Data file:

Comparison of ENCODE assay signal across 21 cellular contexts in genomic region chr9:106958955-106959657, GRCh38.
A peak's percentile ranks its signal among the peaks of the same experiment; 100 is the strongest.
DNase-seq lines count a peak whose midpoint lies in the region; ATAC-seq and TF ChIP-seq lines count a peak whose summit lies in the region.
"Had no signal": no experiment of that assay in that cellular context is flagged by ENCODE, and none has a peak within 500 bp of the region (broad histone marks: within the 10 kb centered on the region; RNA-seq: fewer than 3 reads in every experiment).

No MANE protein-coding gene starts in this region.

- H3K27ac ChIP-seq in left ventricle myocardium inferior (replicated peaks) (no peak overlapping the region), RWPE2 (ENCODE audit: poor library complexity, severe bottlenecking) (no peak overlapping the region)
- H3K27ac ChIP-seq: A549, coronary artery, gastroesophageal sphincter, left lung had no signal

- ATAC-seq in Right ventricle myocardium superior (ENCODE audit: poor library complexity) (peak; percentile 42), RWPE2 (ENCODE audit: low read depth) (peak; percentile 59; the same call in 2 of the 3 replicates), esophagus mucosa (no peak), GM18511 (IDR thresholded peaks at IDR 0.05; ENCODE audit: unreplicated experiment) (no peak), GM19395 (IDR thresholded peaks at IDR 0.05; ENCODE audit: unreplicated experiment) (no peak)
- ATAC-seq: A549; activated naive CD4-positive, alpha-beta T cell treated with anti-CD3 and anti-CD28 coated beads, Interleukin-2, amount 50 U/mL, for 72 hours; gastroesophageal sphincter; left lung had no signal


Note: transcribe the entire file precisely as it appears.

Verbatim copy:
Comparison of ENCODE assay signal across 21 cellular contexts in genomic region chr9:106958955-106959657, GRCh38.
A peak's percentile ranks its signal among the peaks of the same experiment; 100 is the strongest.
DNase-seq lines count a peak whose midpoint lies in the region; ATAC-seq and TF ChIP-seq lines count a peak whose summit lies in the region.
"Had no signal": no experiment of that assay in that cellular context is flagged by ENCODE, and none has a peak within 500 bp of the region (broad histone marks: within the 10 kb centered on the region; RNA-seq: fewer than 3 reads in every experiment).

No MANE protein-coding gene starts in this region.

- H3K27ac ChIP-seq in left ventricle myocardium inferior (replicated peaks) (no peak overlapping the region), RWPE2 (ENCODE audit: poor library complexity, severe bottlenecking) (no peak overlapping the region)
- H3K27ac ChIP-seq: A549, coronary artery, gastroesophageal sphincter, left lung had no signal

- ATAC-seq in Right ventricle myocardium superior (ENCODE audit: poor library complexity) (peak; percentile 42), RWPE2 (ENCODE audit: low read depth) (peak; percentile 59; the same call in 2 of the 3 replicates), esophagus mucosa (no peak), GM18511 (IDR thresholded peaks at IDR 0.05; ENCODE audit: unreplicated experiment) (no peak), GM19395 (IDR thresholded peaks at IDR 0.05; ENCODE audit: unreplicated experiment) (no peak)
- ATAC-seq: A549; activated naive CD4-positive, alpha-beta T cell treated with anti-CD3 and anti-CD28 coated beads, Interleukin-2, amount 50 U/mL, for 72 hours; gastroesophageal sphincter; left lung had no signal